Stirling generators on trial23 March 2001
Field trials are now well advanced on WhisperGen, in effect a personal power station. The small (single household sized) combined heat and power system runs quietly on most liquid or gas fuels and has been developed by Christchurch (New Zealand) company Whisper Tech Ltd. Known as MCHP (for Micro CHP) it has a DC portable variant, the PPS16, designed for use in and being sold mainly in marine applications. Both WhisperGen models use the same engine, a WhisperTech designed four cylinder double acting kinematic Stirling engine (illustrated, right). A co-generation system provides heat in the form of hot water suitable for water or space heating.
The WhisperGen's Stirling is an external combustion engine in which fuel is burnt in a continuous manner outside the engine's cylinders. Because it burns fuel continuously and not explosively, the engine operates very smoothly and quietly – noise levels are less than 50dBA during operation and exhaust emissions are at lower levels than those produced by a conventional generator. Other advantages include its multi-fuel nature. It can run on almost any liquid or gas fuel from natural gas, LPG and diesel, to oil and biogas. Its unique feature is the “wobble yoke” linkage, a patented development which overcomes some of the previous Stirling design problems, and has allowed the design of a compact, low vibration engine.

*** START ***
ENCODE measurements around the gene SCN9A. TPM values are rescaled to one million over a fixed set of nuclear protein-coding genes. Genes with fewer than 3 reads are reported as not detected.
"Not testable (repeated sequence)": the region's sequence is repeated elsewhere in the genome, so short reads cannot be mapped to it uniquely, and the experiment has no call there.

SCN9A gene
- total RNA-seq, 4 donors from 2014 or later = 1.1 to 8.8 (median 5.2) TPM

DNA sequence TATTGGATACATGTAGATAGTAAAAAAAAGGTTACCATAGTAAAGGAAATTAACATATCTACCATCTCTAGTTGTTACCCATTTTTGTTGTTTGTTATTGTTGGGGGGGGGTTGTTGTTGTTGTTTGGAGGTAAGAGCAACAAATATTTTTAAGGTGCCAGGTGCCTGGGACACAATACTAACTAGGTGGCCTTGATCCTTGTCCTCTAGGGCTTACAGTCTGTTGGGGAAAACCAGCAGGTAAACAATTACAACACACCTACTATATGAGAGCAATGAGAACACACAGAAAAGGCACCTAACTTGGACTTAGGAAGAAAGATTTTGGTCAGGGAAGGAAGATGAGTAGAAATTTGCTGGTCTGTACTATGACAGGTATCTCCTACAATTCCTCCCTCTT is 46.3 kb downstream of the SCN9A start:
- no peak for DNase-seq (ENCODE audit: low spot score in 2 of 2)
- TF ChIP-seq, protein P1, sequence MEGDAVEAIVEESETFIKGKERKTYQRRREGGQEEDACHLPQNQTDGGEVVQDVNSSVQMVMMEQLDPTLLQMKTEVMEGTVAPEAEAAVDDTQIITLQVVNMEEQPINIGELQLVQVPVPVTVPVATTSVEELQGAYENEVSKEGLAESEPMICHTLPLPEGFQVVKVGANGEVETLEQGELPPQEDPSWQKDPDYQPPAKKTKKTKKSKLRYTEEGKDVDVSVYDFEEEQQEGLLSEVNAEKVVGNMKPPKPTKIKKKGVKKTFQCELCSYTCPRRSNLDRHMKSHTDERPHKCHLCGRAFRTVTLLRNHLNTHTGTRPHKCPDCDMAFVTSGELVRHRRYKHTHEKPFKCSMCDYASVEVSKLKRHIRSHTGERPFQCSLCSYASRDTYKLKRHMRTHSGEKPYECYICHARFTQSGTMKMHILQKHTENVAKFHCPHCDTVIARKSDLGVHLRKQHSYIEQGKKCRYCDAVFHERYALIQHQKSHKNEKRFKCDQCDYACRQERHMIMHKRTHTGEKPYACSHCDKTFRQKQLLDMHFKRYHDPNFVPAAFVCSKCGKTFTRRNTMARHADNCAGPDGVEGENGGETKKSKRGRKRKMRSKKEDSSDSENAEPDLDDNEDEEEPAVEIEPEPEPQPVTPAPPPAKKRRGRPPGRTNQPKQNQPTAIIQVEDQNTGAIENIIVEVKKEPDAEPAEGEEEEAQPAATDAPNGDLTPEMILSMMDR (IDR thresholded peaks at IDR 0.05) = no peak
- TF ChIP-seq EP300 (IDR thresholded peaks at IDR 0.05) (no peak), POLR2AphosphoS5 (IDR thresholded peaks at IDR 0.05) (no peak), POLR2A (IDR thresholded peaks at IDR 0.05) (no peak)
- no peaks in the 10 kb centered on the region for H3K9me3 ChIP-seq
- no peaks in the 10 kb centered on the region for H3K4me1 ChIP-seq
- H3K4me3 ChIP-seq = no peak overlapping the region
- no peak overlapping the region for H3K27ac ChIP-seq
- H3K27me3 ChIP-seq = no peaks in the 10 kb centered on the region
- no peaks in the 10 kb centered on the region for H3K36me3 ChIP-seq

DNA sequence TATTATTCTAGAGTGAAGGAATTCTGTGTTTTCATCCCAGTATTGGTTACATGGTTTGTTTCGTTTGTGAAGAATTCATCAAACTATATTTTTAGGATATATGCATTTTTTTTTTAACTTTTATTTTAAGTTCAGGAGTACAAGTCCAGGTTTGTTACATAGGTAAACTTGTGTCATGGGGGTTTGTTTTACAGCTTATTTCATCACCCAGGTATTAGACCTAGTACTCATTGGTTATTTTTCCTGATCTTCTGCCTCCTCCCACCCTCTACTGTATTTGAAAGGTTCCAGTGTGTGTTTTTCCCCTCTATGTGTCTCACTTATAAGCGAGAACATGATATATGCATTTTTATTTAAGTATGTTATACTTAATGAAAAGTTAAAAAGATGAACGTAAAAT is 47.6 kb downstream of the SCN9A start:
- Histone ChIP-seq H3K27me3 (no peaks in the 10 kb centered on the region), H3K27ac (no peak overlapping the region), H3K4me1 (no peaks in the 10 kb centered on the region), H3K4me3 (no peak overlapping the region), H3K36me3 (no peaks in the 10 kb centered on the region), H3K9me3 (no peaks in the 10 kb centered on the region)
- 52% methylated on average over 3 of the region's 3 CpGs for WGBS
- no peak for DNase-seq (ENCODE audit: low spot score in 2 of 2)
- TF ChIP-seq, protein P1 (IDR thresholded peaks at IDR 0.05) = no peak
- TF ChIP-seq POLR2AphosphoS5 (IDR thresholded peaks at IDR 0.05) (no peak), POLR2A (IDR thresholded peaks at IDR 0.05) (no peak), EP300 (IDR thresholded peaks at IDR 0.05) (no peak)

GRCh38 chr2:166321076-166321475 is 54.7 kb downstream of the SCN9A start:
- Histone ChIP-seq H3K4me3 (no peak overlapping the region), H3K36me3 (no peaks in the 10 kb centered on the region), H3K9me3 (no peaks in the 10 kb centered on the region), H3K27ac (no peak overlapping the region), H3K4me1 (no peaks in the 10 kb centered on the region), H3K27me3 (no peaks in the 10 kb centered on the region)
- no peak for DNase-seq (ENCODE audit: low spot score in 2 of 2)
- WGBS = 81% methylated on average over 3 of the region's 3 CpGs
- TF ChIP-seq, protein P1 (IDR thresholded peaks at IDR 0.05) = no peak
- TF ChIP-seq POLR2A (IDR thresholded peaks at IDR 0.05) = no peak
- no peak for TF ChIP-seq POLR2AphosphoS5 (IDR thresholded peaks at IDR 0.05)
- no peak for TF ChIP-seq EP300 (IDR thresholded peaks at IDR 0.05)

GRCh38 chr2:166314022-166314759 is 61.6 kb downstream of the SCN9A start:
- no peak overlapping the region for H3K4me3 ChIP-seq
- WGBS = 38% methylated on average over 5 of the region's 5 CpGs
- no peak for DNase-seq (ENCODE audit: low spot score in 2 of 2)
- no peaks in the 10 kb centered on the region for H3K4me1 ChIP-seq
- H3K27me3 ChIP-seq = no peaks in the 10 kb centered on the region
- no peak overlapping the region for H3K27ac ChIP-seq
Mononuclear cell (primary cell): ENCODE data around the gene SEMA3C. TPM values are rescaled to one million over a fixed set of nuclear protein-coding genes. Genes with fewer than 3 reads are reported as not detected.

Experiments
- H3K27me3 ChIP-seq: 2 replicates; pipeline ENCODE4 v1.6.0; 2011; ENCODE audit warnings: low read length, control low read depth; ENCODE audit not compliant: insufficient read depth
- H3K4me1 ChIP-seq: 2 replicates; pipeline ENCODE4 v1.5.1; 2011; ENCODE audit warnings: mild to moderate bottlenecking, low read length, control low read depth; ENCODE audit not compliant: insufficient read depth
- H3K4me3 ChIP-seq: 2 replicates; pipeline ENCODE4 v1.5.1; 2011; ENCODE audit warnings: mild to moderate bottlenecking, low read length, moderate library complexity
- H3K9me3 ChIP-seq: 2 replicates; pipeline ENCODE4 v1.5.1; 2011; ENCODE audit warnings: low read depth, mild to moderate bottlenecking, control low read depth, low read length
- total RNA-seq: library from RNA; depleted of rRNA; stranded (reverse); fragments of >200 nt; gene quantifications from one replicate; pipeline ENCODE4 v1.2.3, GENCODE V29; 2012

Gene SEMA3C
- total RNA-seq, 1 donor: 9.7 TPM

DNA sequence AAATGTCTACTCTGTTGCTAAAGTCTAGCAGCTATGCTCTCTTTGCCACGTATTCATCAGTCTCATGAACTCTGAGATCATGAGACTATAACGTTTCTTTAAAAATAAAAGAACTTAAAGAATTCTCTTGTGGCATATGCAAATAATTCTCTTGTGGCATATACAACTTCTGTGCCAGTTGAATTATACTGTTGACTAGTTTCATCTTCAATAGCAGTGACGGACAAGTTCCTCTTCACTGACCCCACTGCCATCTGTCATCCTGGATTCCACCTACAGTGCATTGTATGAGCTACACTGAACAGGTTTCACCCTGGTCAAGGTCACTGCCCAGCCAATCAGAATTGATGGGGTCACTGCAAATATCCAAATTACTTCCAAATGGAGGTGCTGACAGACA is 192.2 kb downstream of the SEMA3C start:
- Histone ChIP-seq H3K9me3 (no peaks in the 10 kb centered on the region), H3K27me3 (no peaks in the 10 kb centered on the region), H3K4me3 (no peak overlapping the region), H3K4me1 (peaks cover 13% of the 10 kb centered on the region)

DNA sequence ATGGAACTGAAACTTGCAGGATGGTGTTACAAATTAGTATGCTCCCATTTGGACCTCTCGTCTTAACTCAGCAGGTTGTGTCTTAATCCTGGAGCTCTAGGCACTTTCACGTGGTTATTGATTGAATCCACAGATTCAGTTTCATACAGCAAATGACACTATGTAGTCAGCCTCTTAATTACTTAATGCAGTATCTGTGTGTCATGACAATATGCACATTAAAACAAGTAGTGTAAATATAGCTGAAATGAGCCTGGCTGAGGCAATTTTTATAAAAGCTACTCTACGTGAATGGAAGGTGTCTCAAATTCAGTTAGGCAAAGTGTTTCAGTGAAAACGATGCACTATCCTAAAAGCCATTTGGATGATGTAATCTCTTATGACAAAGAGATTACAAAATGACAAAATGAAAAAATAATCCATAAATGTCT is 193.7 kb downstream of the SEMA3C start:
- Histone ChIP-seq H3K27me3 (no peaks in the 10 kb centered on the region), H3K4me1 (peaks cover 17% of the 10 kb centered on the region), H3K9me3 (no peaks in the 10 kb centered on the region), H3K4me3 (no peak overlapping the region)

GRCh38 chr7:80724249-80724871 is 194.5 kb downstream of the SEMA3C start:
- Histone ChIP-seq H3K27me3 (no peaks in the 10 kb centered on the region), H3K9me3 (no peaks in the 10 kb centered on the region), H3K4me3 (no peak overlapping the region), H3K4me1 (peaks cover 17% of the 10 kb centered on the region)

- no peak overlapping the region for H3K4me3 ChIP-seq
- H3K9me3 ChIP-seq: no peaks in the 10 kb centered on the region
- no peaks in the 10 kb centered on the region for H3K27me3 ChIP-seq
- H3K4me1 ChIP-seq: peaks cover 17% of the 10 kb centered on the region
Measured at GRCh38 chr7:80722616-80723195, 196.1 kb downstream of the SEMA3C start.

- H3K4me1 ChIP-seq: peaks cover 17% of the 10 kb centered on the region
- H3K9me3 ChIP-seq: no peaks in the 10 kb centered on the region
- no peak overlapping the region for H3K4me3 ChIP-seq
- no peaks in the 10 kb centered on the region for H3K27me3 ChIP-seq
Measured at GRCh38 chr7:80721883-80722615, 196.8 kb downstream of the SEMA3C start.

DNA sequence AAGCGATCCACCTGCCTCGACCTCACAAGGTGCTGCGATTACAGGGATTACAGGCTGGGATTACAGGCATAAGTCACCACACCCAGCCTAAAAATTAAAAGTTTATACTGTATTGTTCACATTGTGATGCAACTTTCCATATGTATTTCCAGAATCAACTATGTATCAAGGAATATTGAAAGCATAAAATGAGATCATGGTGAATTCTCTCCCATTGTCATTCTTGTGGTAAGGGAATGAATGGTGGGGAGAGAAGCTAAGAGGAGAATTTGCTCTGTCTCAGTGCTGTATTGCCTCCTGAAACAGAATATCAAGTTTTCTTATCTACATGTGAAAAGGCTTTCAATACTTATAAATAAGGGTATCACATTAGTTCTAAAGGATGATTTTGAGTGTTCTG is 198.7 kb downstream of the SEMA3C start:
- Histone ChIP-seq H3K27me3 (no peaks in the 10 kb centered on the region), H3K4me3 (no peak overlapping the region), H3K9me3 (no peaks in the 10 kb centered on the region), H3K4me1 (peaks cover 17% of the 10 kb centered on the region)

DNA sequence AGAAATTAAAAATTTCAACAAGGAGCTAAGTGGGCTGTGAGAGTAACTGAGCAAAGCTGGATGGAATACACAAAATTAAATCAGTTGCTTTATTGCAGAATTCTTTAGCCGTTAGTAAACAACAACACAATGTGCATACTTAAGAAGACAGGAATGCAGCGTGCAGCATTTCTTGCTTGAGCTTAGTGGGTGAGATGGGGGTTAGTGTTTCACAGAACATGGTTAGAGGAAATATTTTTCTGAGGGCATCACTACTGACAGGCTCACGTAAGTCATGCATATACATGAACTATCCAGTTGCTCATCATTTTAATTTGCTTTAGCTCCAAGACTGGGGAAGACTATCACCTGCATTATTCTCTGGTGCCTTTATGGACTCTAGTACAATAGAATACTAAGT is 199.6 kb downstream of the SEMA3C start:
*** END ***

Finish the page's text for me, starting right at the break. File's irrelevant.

WhisperGens are available as AC or DC systems, each producing 750 We and 5-6kW of thermal output, although 1 kW versions are imminent. The DC system is being sold as a commercial product for marine applications in Western Europe, it is CE marked and distribution channels are now being established. The DC system is designed to charge batteries such as those used to provide power in remote homes, yachts or other mobile dwellings. In this situation the WhisperGen can be seen as a generator with a by product of heat. A system the size of the WhisperGen will provide enough electricity and heat to satisfy the requirements of the average remote area home.
The AC system, which is gas fired, is now being sold as a trial and demonstration system and is currently being evaluated internationally with systems operating in several countries including the UK, Netherlands, Denmark, Germany, USA and Korea. The system is designed to be grid connected and to export excess electricity directly to the network. It is intended for use in countries where central heating boilers are the norm. In these countries the unit can replace the central heating boiler and thus be considered as a heater with a by-product of electricity.